Bionic Commando, despite being much anticipated, didn’t exactly hit the spot. It suffered from mixed reviews and managed to only sell a bafflingly tiny 27,000 units in its first month. In comparison, Bionic Commando Rearmed, the remake of the original game released on XBLA and PSN, achieved sales of 130,000 in its first week alone. It was a huge success both critically and commercially, the antithesis of Bionic Commando in many ways. Perhaps most bafflingly of all, Terminator Salvation sold 43,000 units despite being one of the worst games I, and many others, have ever played. It was rightfully deemed abysmal by most reviews. Wanted: Weapons of Fate was GRIN’s most recent retail success with 100,000 units sold between March and May, but it also received negative reviews. Simply put, GRIN just hasn’t been producing games good enough to compete in such a competitive market.

Unfortunately for GRIN’s fans and its workers, I’d say it’s looking pretty conclusive that GRIN is on the way out. I’d suggest that it could simply be a matter of cutting back to ensure the company’s survival, but I suspect that has already been attempted and now it’s just a matter of trying to make the closure as smooth as possible. We at TGR are here to kill rumors, not to revel in the glory of bad news. No matter what you may think of its latest titles – and I’m certainly not going to defend Terminator Salvation – take a moment for GRIN’s staff. It’s never nice to lose your job, especially not in this climate. We wish all people involved with the company the best of success, and hope that we’re wrong about this particular rumor.

TGR Says: True

 

So Long, Grin?

Wanted: Weapons of Fate was one of many underperformers for GRIN.

It’s hard not to feel sorry for Swedish developer GRIN. In the past year they have been busy with the launch of no less than three big names in the gaming world: the re-envisioning of Bionic Commando and the movie tie-ins for Terminator Salvation and Wanted: Weapons of Fate. That’s not forgetting the XBLA and PSN hit Bionic Commando Rearmed. However things are now becoming quite uncertain for the company and their staff with rumors that it may be facing bankruptcy. On Monday Gamasutra reported an IDG story that stated that the company had closed two of its offices and that apparently employees at its main Stockholm office had been told not to show up for work. This isn’t the first time that bad news has hit the developer. In May Kotaku reported the possibility of two offices being closed. With the current global recession, it comes as no great surprise that companies are struggling to survive, particularly when you bear in mind GRIN’s recent track record.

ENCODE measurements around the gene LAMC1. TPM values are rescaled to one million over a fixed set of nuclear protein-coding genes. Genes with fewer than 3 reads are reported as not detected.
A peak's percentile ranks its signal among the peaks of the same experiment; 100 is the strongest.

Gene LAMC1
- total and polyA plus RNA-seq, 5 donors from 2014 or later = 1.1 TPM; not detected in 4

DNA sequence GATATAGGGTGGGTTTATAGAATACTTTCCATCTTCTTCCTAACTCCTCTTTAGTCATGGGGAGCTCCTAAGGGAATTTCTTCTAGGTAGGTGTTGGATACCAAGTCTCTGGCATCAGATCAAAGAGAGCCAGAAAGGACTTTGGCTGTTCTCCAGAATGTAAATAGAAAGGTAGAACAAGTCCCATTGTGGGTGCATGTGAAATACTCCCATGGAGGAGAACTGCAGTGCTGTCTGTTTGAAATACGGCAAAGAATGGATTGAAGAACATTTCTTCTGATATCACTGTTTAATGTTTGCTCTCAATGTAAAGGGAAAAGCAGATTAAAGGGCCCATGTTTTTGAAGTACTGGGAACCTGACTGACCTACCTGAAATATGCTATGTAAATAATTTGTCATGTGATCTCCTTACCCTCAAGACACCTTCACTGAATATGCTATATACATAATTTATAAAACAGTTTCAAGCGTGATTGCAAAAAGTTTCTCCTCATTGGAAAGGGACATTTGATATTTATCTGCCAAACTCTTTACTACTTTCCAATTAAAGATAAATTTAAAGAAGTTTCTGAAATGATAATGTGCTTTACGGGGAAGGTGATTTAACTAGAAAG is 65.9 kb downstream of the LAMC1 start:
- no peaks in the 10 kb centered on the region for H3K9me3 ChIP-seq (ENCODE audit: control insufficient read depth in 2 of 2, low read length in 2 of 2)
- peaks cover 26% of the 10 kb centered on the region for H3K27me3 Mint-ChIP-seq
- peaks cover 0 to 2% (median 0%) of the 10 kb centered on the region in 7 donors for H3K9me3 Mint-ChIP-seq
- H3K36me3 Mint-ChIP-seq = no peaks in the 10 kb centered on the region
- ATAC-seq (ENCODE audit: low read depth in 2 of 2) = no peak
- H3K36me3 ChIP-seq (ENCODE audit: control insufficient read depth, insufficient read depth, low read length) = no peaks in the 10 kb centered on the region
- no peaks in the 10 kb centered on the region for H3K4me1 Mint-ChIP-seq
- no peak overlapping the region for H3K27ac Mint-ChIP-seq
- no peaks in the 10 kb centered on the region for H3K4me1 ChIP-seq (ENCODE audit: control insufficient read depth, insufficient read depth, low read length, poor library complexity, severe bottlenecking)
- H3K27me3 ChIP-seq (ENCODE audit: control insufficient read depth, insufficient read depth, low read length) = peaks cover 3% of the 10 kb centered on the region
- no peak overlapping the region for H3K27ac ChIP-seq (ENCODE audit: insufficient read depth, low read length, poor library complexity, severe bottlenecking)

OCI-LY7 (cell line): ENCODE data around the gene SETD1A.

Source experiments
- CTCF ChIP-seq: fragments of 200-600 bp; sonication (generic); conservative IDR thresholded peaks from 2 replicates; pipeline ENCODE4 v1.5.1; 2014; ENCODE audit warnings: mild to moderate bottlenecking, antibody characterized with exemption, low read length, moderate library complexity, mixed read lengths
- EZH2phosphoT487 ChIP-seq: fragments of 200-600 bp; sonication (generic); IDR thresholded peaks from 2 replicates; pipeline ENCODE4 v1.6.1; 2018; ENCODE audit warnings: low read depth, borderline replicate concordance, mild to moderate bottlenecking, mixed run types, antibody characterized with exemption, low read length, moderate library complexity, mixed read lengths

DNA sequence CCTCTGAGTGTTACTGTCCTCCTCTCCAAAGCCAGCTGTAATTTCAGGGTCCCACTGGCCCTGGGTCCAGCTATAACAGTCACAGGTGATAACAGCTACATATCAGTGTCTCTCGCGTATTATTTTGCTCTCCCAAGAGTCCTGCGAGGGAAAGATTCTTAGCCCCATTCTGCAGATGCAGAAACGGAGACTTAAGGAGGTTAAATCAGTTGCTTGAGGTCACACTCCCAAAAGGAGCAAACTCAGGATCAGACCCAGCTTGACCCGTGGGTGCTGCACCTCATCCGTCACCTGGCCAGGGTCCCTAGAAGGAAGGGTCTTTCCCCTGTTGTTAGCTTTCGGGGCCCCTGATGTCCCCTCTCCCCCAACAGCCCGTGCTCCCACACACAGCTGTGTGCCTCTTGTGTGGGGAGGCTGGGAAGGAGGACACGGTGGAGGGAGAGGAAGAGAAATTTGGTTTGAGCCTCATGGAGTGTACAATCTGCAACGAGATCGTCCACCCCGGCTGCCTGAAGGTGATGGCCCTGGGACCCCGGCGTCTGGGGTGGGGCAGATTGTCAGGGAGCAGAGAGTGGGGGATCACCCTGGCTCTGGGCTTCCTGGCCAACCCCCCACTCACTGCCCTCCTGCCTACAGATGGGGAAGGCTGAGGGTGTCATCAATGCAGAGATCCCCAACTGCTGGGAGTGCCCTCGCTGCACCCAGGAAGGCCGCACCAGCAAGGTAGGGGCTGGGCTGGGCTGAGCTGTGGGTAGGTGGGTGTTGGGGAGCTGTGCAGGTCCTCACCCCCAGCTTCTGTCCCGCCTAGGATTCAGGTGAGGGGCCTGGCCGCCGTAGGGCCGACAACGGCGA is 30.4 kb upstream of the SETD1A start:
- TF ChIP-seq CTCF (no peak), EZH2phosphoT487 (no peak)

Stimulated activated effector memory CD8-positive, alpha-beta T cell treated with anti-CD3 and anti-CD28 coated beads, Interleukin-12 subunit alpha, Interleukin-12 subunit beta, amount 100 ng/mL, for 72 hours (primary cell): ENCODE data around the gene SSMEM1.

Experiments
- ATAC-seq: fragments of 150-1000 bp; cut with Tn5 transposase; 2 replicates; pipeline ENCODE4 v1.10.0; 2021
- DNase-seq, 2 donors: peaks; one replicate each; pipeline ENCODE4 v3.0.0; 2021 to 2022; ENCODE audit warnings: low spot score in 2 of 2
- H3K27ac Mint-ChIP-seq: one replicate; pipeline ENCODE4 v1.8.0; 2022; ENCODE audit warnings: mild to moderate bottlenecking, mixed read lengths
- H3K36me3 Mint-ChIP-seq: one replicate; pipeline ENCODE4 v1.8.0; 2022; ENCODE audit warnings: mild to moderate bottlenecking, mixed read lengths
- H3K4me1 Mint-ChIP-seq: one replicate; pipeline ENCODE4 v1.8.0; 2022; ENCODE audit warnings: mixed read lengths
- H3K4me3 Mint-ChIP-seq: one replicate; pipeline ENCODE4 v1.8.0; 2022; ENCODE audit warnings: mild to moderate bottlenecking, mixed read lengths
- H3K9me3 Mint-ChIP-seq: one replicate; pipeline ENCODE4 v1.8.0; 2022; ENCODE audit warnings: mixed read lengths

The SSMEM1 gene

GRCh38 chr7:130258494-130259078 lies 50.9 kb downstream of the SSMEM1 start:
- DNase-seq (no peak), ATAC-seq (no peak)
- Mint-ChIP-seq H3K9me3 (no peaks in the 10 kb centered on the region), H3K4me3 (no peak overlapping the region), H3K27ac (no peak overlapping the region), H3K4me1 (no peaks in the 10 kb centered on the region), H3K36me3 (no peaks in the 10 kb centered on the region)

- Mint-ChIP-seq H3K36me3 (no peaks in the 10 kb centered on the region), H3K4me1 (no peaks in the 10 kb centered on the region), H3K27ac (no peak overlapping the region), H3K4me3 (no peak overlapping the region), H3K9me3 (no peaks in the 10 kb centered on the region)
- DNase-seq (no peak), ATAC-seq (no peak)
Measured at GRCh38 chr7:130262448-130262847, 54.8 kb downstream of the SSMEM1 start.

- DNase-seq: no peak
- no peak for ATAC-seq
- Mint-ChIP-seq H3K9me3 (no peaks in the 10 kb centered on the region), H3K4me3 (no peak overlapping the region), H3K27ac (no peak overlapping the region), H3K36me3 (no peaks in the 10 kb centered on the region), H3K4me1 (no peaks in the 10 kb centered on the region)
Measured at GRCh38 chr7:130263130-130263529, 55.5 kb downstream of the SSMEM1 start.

Bionic Commando, despite being much anticipated, didn’t exactly hit the spot. It suffered from mixed reviews and managed to only sell a bafflingly tiny 27,000 units in its first month. In comparison, Bionic Commando Rearmed, the remake of the original game released on XBLA and PSN, achieved sales of 130,000 in its first week alone. It was a huge success both critically and commercially, the antithesis of Bionic Commando in many ways. Perhaps most bafflingly of all, Terminator Salvation sold 43,000 units despite being one of the worst games I, and many others, have ever played. It was rightfully deemed abysmal by most reviews. Wanted: Weapons of Fate was GRIN’s most recent retail success with 100,000 units sold between March and May, but it also received negative reviews. Simply put, GRIN just hasn’t been producing games good enough to compete in such a competitive market.

Unfortunately for GRIN’s fans and its workers, I’d say it’s looking pretty conclusive that GRIN is on the way out. I’d suggest that it could simply be a matter of cutting back to ensure the company’s survival, but I suspect that has already been attempted and now it’s just a matter of trying to make the closure as smooth as possible. We at TGR are here to kill rumors, not to revel in the glory of bad news. No matter what you may think of its latest titles – and I’m certainly not going to defend Terminator Salvation – take a moment for GRIN’s staff. It’s never nice to lose your job, especially not in this climate. We wish all people involved with the company the best of success, and hope that we’re wrong about this particular rumor.

TGR Says: True

Share and Enjoy:
  • Print
  • Digg
  • StumbleUpon
  • del.icio.us
  • Facebook
  • Yahoo! Buzz
  • Twitter
  • Google Bookmarks
  • LinkedIn
  • N4G
  • Tumblr

Comments are closed.

Support TGR

Resources

Categories

TGR iPhone App (Free)

TGR